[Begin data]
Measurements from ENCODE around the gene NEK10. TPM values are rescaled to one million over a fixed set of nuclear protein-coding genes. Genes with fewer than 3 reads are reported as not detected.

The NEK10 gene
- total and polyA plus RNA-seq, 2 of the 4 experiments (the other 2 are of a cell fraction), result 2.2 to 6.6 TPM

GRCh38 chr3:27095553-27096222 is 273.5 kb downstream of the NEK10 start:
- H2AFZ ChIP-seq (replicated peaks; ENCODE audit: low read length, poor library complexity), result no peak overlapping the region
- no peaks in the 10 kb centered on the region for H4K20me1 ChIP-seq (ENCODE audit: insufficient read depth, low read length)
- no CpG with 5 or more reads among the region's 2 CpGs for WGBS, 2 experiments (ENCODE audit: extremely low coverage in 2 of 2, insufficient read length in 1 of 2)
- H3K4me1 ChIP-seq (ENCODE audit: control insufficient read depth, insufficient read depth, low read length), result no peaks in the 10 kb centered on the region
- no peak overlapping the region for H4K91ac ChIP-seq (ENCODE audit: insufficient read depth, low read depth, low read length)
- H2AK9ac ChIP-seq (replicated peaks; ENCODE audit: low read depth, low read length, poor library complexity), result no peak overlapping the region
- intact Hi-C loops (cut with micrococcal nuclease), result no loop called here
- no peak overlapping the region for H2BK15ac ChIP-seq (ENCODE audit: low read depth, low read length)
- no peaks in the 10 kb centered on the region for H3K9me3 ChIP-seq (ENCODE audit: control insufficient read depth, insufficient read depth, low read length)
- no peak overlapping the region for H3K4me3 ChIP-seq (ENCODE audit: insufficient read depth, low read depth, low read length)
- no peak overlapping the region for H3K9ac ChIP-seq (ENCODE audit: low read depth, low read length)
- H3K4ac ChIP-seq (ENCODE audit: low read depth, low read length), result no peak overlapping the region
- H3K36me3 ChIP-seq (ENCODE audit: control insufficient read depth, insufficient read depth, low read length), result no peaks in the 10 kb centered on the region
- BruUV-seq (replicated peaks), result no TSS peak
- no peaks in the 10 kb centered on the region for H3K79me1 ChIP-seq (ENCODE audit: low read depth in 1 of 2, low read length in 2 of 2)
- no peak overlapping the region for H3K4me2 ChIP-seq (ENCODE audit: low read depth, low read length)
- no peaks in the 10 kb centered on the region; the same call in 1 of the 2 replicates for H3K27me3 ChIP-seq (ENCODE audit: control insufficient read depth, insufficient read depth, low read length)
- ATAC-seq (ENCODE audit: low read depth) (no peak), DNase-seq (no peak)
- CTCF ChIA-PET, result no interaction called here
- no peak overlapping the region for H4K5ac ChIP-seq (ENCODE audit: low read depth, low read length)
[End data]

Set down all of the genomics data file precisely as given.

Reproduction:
Measurements from ENCODE around the gene NEK10. TPM values are rescaled to one million over a fixed set of nuclear protein-coding genes. Genes with fewer than 3 reads are reported as not detected.

The NEK10 gene
- total and polyA plus RNA-seq, 2 of the 4 experiments (the other 2 are of a cell fraction), result 2.2 to 6.6 TPM

GRCh38 chr3:27095553-27096222 is 273.5 kb downstream of the NEK10 start:
- H2AFZ ChIP-seq (replicated peaks; ENCODE audit: low read length, poor library complexity), result no peak overlapping the region
- no peaks in the 10 kb centered on the region for H4K20me1 ChIP-seq (ENCODE audit: insufficient read depth, low read length)
- no CpG with 5 or more reads among the region's 2 CpGs for WGBS, 2 experiments (ENCODE audit: extremely low coverage in 2 of 2, insufficient read length in 1 of 2)
- H3K4me1 ChIP-seq (ENCODE audit: control insufficient read depth, insufficient read depth, low read length), result no peaks in the 10 kb centered on the region
- no peak overlapping the region for H4K91ac ChIP-seq (ENCODE audit: insufficient read depth, low read depth, low read length)
- H2AK9ac ChIP-seq (replicated peaks; ENCODE audit: low read depth, low read length, poor library complexity), result no peak overlapping the region
- intact Hi-C loops (cut with micrococcal nuclease), result no loop called here
- no peak overlapping the region for H2BK15ac ChIP-seq (ENCODE audit: low read depth, low read length)
- no peaks in the 10 kb centered on the region for H3K9me3 ChIP-seq (ENCODE audit: control insufficient read depth, insufficient read depth, low read length)
- no peak overlapping the region for H3K4me3 ChIP-seq (ENCODE audit: insufficient read depth, low read depth, low read length)
- no peak overlapping the region for H3K9ac ChIP-seq (ENCODE audit: low read depth, low read length)
- H3K4ac ChIP-seq (ENCODE audit: low read depth, low read length), result no peak overlapping the region
- H3K36me3 ChIP-seq (ENCODE audit: control insufficient read depth, insufficient read depth, low read length), result no peaks in the 10 kb centered on the region
- BruUV-seq (replicated peaks), result no TSS peak
- no peaks in the 10 kb centered on the region for H3K79me1 ChIP-seq (ENCODE audit: low read depth in 1 of 2, low read length in 2 of 2)
- no peak overlapping the region for H3K4me2 ChIP-seq (ENCODE audit: low read depth, low read length)
- no peaks in the 10 kb centered on the region; the same call in 1 of the 2 replicates for H3K27me3 ChIP-seq (ENCODE audit: control insufficient read depth, insufficient read depth, low read length)
- ATAC-seq (ENCODE audit: low read depth) (no peak), DNase-seq (no peak)
- CTCF ChIA-PET, result no interaction called here
- no peak overlapping the region for H4K5ac ChIP-seq (ENCODE audit: low read depth, low read length)